John William McCormack: A Political Biography

By Marchant-Shapiro, Theresa | The New England Journal of Political Science, Spring 2017 | Go to article overview

John William McCormack: A Political Biography


Marchant-Shapiro, Theresa, The New England Journal of Political Science


Nelson, Garrison. 2017. John William McCormack: A Political Biography. New York: Bloomsbury.

I have always loved hearing and telling stories in both my personal and professional lives. It seems to me that a good story is the most effective way to make the objective, sometimes dry, results of political science research come to life. As a result, I truly appreciate a good story teller. One political scientist that I would rank among the discipline's best story tellers is Garrison Nelson. I look forward to attending his panels at conferences because of the stories he shares about real world politics-stories about politicians who are real people interacting in very human ways. As a culmination to his career, Nelson tells the story of former Speaker of the House John McCormack, a story of a very human man, but also the story of how politics works at the ground level. The pages of John William McCormack: A Political Biography interweave accounts of McCormack and his contemporaries in a narrative that is ostensibly about his life, but on deeper reflection also about political leadership in general. For me, the book's account of interactions between individual politicians weaves together three major themes regarding political leadership: alignment between the leader's persona and the local culture; the role of mentors; and the importance of interpersonal connections in the political process.

Many times as political scientists we focus on political institutions, forgetting that while they define the battleground on which politics is fought, politics is a human endeavor. Just as generals make a difference in the outcome of battles, individual politicians make a difference in the outcome of political conflict. Tip O'Neill popularized the phrase, "All politics is local." In this political biography of John McCormack, Garrison Nelson shows that the principle goes well beyond O'Neill's argument that politicians should not lose sight of the needs of their constituents. Political success is contingent on a leader's ability to connect individually and collectively with their constituents, their mentors, their competitors, and their colleagues.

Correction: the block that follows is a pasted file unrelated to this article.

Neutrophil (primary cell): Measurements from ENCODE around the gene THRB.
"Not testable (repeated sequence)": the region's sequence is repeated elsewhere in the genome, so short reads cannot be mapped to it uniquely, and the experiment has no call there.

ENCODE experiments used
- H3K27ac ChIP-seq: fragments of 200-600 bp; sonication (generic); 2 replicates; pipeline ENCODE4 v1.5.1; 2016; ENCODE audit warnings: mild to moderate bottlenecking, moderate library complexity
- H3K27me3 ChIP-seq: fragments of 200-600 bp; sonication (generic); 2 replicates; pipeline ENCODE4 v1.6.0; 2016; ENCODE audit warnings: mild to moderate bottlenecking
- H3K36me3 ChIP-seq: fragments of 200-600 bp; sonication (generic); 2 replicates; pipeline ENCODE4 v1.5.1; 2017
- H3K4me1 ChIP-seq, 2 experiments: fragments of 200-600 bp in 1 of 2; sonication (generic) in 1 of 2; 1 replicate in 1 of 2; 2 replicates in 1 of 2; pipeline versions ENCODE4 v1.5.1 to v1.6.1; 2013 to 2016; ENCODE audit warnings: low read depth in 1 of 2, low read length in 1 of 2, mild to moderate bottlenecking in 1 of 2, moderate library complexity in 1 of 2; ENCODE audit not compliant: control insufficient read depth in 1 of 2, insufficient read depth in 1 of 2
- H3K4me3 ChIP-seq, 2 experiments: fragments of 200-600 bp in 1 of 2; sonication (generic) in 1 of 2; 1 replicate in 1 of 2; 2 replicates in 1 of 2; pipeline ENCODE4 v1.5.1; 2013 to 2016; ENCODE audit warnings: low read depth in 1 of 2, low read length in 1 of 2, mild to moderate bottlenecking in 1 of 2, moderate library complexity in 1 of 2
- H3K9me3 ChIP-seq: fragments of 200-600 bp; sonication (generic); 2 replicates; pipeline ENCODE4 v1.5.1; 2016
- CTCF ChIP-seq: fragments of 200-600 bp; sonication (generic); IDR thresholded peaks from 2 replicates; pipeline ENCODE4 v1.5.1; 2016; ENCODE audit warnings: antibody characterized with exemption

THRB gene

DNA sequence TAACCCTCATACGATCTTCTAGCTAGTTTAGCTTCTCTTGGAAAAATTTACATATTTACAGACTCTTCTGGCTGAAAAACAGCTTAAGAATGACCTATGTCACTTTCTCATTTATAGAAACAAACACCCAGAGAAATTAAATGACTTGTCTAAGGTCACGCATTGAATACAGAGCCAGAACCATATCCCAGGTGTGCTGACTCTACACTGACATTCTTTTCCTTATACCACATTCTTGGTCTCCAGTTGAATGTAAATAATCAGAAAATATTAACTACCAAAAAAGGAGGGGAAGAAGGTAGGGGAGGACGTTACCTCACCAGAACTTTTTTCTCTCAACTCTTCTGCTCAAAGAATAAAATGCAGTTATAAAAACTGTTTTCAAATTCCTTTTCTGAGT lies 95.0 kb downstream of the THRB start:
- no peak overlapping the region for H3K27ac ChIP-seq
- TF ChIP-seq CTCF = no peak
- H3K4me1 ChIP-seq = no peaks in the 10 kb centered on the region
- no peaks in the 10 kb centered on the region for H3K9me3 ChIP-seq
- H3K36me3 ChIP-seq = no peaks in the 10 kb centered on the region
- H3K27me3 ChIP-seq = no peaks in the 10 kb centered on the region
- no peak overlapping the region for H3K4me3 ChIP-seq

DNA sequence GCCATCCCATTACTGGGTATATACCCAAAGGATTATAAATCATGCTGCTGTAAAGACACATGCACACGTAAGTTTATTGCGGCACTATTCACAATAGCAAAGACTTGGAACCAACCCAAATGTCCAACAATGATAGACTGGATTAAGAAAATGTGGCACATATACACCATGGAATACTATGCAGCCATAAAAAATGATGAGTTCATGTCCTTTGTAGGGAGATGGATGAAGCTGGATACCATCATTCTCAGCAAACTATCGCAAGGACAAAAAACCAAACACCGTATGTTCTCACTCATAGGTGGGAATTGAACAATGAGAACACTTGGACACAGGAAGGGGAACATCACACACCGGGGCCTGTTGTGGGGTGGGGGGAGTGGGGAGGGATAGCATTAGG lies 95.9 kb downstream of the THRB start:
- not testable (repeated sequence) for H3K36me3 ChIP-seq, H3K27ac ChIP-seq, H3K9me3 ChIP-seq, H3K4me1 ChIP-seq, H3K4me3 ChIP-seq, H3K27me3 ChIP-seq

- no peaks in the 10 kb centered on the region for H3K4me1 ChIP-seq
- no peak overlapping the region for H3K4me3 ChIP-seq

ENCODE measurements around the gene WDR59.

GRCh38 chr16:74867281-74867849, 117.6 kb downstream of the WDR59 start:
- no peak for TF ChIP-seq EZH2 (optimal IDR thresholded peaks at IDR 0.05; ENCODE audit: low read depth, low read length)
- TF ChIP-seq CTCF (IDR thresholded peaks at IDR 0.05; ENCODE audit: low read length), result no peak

One overarching theme of the biography is the need for politicians to align their personal persona to the cultural climate of their constituents. McCormack was born and raised in South Boston at a time of Irish dominance. Because McCormack grew up in Southie, his only access to politics was through the Irish gatekeepers. In order to gain access, McCormack told an origin story throughout his life in which he claimed to be Irish. Like the Horatio Alger stories he loved so much, McCormack talked of his widowed Irish mother and his own efforts to pull himself up by his bootstraps. While McCormack certainly overcame difficult circumstances and did so with only an eighth grade education, the rest of the story is tenuous. In his relentless search for supporting documentation, Nelson was able to uncover information revealing several inconsistencies in McCormack's origin story. First, while his mother's parents did hail from Ireland, she was actually not born there. Second, she was not a widow-her husband had abandoned her and the children. Finally, and most damning of all, McCormack's father was not Irish; he was of Scottish descent. Worse yet, his father had come to Boston by way of Canada. Historically, Irish Boston saw immigrants from the maritime provinces of Canada (who were predominantly of Scottish descent) as a threat because they competed for the same resources- particularly jobs. The senior McCormack's maritime background not only made it difficult for him to find work in Boston, it also limited the younger McCormack's own access to power. As a result, over his lifetime McCormack repeatedly concealed his father's origins both in his personal accounts, but also on official records (birth, death, census, etc.) and tombstones. McCormack transformed his history to reflect his identity within the Irish culture of South Boston. …

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